By: Aleks Chan
BREAKING BAD is one of the most difficult shows to try to get people to watch. It sounds downright depressing: after high school chemistry teacher Walter White (two-time Emmy winner Bryan Cranston) is diagnosed with terminal lung cancer, he turns to cooking meth to leave his family (his pregnant wife and son with cerebral palsy) a nest egg after his death.
Drafting the help of former student Jesse (Aaron Paul), his desperate attempt to provide for his family puts him in the company of competing gangs, murderous druglords and just under the radar of his DEA agent brother-in-law (Dean Norris).
Then there was last season’s finale, where Walter indirectly caused the collision of two airplanes: the air traffic controller who slipped up the flight paths was distracted and devastated by the death of his addict daughter (and Jesse’s girlfriend), whom Walter allowed to choke on her own vomit after she threatened to expose him. The crash coincided with Walter’s own: the flaming debris raining down over Albuquerque was like the wreckage of his worlds colliding – he missed the birth of his daughter to make a lucrative trade. His wife Skyler (Anna Gunn), fed up and afraid of his secretive behavior and unexplainable riches, sends him packing.
It can be excruciating to watch, especially with a cast as great as this, but if you can make it through BREAKING BAD’s gloomier moments, you’ll find a darkly humorous, strangely entrancing tale of morality, mortality, and what sacrifices can be justly made in the name of family. There’s a great scene in the season premiere that’s indicative of this: during a school-wide assembly, the students at the school where Walter teaches take turns expressing their grief – one opportunistic student proposes that they all receives As to get them through the tragedy. Everyone has blue ribbons pinned to their chest in remembrance and as a constant, inescapable reminder to Walter of how his behavior has affected hundreds. He takes the microphone himself and begins bumbling an awkward, incoherent speech about how worse things have happened and to look on the bright side.
This is a habit of Walter’s, trying to rationalize his actions to both his family and himself. At one point, he is sitting in a booth in the fried chicken fast-food shop owned by his reticent distributor, and he can barely say aloud: “I am not a criminal.” Acceptance appears to the theme of the season, with the major players all being forced to deal with whatever is facing them. For Walter, it’s accepting that in his attempt to save his family from his death, he has broken it. It makes for a slower pace – though there isn’t a lack of grit (the first three episodes I screened contain plenty of pyre, decapitations, and bar brawls for anyone worried that BREAKING BAD might be in a weepy stupor), focus has been diverted from the laboratory to more domestic locales.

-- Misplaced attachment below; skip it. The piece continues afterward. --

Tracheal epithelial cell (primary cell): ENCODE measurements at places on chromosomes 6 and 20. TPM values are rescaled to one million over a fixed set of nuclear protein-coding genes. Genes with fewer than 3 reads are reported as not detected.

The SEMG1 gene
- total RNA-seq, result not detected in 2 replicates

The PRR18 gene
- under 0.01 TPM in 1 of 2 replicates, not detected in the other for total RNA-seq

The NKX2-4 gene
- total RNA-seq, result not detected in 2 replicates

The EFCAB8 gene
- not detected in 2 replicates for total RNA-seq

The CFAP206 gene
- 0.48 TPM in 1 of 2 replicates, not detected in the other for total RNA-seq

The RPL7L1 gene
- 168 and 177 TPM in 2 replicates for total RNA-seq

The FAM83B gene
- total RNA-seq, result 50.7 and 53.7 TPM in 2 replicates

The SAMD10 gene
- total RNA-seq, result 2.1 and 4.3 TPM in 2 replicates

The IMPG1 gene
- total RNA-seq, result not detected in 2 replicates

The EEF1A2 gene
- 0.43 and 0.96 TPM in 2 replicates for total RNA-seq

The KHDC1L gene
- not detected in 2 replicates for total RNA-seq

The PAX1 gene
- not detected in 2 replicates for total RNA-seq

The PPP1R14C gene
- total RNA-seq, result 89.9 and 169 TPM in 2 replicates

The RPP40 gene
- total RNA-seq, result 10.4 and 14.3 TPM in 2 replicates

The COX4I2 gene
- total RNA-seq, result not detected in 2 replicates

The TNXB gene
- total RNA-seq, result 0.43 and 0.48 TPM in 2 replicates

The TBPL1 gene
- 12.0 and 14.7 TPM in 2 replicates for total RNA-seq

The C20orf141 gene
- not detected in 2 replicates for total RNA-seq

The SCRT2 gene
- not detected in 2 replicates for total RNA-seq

Skyler has initiated divorce proceedings, much to the confusion and frustration to their teenage son Walter Jr. (RJ Mitte), whom she can’t fully explain the situation to for his own good. Her fears of what Walter has become have been confirmed and she’s forced to reconcile her anger with sparing her children the sight of their father incarcerated – to spare herself as the person to turn him in. I’ll admit I took Anna Gunn’s performance for granted these past two seasons, but to deny her talent further would be foolish, she’s so good.
Things lightened up, however briefly, when Bob Odenkirk’s oily Saul Goodman reappears as Walter and Jesse’s lawyer and drug world liaison, looking to get the duo back into business as soon as possible. Jesse is fresh out of rehab, still mourning Jane’s death in the silence and solitude. In the first three episodes, no meth is actually cooked, and the cookers themselves share only the occasional scene together. Which is fine, considering how rich a relationship drama the show has turned out to be. The combustible nature of the White marriage rivals that of the Drapers on MAD MEN.
None of this of course would be remotely possible without Bryan Cranston: three seasons in, and he’s already surpassed his character on MALCOM IN THE MIDDLE, ably portraying a man as tragic, principled, and prideful as Walter White. His performance is as realized as his character; even in scenes where he’s down to his underwear, he is amazingly committed to the role. More importantly, his performance keeps us from outright hating Walter as deluded and selfish – his actions can be horrible, but Cranston makes us want him to succeed.
The season premiere (directed by Cranston himself) opens with the show’s usual Lynch-ian tableau: a desert is dotted with people crawling across the ground to a strange shrine, headed by a set of mute, deadly twins (Luis and Daniel Moncada). Walter has elicited the mire of a Mexican drug cartel, but getting their hands on him proves tricky. It seems that we will be spending more time with heady psychodrama before we get back into the dusty RV-turned-meth lab – and so far, I don’t mind. Grade: A-
BREAKING BAD airs on Sundays at 10PM on AMC